So what does this beginning spirit of resistance mean?   It means that we have to be ready to speak out and act on every incident of police brutality and repression.  It means that people have to be ready to act when the grand jury delivers indictments in the cases of Eric Garner and Michael Brown.  It means continuing to demand justice for Kollin Elderts and all victims of police brutality in order to make it impossible for the police to continue to act with impunity.

As Carl Dix, the co-founder of the Stop Mass Incarceration Network said in his speech at the NYC march at Times Square: " means continuing to build resistance to the horrors of the criminal “injustice” system until mass incarceration and police terror are really no more."

Sunday, October 12, 2014

Forum on Mass Incarceration & Police Terror

On Friday evening, October 10th, a diverse group of people showed up for a powerful and moving forum on Mass Incarceration & Police Terror at the halau at the Center for Hawaiian Studies   Eight people spoke and each, in their own way, spoke with passion and substance to the epidemic of mass incarceration, police brutality, and the (in)justice system.  Statistics were made human and a spirit of both compassion and resistance came alive.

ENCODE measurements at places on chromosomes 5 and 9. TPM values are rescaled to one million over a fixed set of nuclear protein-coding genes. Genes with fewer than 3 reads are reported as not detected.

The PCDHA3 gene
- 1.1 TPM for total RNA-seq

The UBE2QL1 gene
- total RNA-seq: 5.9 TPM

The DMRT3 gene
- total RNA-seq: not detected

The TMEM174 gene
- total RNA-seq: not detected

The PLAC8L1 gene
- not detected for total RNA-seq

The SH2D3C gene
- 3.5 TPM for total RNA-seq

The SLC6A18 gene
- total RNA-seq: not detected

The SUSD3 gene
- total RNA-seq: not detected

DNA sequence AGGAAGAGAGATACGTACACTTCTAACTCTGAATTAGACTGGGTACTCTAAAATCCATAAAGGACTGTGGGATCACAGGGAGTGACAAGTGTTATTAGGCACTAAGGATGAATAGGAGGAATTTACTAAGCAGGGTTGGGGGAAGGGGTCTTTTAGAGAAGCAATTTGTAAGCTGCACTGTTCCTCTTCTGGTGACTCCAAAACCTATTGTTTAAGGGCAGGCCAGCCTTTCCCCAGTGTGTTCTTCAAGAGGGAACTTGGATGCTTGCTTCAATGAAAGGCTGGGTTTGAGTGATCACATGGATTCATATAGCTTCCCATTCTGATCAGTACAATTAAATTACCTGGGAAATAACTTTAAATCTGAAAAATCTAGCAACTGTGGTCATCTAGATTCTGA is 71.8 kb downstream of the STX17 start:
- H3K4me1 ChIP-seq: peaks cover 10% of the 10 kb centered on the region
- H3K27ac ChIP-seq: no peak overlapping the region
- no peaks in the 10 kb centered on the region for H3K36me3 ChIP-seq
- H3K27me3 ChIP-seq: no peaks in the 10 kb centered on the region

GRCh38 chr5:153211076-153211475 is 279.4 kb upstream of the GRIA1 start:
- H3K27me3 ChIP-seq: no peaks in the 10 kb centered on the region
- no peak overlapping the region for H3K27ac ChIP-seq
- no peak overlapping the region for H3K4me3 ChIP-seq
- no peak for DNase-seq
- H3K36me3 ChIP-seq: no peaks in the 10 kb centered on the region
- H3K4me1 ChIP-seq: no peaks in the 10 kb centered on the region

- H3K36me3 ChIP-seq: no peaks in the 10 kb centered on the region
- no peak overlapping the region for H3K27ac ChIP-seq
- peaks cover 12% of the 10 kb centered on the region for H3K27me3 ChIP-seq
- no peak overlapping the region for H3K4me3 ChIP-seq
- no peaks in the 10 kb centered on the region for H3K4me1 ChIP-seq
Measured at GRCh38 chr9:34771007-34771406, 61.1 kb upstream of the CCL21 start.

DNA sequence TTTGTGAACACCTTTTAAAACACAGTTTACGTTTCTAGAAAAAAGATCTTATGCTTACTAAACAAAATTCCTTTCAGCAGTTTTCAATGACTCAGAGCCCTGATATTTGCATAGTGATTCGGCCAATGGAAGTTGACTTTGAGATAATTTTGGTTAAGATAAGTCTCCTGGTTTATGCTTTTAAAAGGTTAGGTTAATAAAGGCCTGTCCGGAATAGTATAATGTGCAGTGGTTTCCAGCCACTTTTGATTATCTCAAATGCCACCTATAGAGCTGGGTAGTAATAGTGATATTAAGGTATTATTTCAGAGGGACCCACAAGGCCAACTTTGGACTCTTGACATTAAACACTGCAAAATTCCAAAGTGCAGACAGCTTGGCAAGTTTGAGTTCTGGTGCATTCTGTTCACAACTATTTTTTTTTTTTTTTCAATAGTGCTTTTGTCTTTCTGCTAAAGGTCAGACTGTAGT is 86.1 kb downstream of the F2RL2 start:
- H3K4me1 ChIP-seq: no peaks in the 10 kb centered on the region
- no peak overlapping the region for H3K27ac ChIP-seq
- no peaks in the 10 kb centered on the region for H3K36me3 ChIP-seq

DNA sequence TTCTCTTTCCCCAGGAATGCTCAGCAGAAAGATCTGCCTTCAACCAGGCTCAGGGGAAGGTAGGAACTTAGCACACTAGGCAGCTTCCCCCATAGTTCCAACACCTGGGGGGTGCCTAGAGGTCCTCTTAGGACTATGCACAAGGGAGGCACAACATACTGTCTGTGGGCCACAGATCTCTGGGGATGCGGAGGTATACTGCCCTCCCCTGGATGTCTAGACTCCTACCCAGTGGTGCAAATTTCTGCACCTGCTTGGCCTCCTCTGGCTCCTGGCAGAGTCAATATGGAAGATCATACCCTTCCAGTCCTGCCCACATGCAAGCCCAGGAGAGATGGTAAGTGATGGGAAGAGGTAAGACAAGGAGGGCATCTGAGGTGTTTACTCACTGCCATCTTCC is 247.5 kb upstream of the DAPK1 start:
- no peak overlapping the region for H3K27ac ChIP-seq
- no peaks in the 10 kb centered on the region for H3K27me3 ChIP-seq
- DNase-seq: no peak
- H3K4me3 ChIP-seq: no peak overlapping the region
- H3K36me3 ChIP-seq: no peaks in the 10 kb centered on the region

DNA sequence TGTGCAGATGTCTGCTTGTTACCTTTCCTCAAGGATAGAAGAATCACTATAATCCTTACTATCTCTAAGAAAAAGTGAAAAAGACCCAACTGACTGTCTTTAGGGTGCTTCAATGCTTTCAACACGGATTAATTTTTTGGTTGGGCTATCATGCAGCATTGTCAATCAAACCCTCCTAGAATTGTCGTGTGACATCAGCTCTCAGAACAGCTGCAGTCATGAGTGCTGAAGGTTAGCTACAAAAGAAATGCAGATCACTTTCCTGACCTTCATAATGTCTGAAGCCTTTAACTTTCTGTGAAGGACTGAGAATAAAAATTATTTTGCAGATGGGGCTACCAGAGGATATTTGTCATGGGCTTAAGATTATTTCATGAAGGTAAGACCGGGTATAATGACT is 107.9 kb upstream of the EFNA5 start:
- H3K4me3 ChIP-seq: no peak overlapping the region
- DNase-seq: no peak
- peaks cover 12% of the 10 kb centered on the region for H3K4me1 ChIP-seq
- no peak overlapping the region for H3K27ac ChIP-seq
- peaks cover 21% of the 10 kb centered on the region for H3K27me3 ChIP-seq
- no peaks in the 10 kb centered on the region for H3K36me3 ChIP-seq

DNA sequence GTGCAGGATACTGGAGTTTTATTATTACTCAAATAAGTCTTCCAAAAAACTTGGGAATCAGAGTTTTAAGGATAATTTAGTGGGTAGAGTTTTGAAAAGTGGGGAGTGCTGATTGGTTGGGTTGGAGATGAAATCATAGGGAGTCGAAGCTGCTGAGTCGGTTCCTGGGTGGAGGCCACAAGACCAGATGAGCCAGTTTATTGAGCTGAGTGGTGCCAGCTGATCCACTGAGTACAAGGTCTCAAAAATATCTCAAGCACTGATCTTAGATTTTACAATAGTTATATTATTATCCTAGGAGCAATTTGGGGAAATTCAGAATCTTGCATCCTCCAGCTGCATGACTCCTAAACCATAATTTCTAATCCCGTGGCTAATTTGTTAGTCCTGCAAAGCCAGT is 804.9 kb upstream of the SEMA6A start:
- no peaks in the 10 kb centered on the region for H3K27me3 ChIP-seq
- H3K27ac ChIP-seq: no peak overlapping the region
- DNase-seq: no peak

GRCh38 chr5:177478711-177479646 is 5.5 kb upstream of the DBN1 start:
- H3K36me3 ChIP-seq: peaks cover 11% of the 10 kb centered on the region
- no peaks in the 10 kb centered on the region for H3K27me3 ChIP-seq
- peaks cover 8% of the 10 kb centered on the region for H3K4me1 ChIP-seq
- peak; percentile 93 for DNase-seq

Carolyn Hadfield, the manager of Revolution Books and moderator of the event,, framed the forum by calling for unity in building a powerful movement of the people against the epidemic of mass incarceration and police terror, while at the same time respecting each other’s differences and engaging in lively and principled debate over solutions.   This framework characterized the forum and the discussion.

Kat Brady, an activist with the Hawai`i Community Alliance on Prisons and a well-known advocate for prisoners, began with an impassioned call to treat prisoners as human beings and denounced the recent cancellation of family visits at Hawai`i’s prisons, the re-institution of prison-striped uniforms, and the denial of physical contact between prisoners and their families and friends.  A “numbers nerd,” she broke down stats that exposed Hawai`i’s prison system as one of the most punitive in the U.S.   Rafael Kennedy, the new Executive Director of The Drug Policy Forum, followed up with exposure on how the so-called “War on Drugs” is actually a war on the people.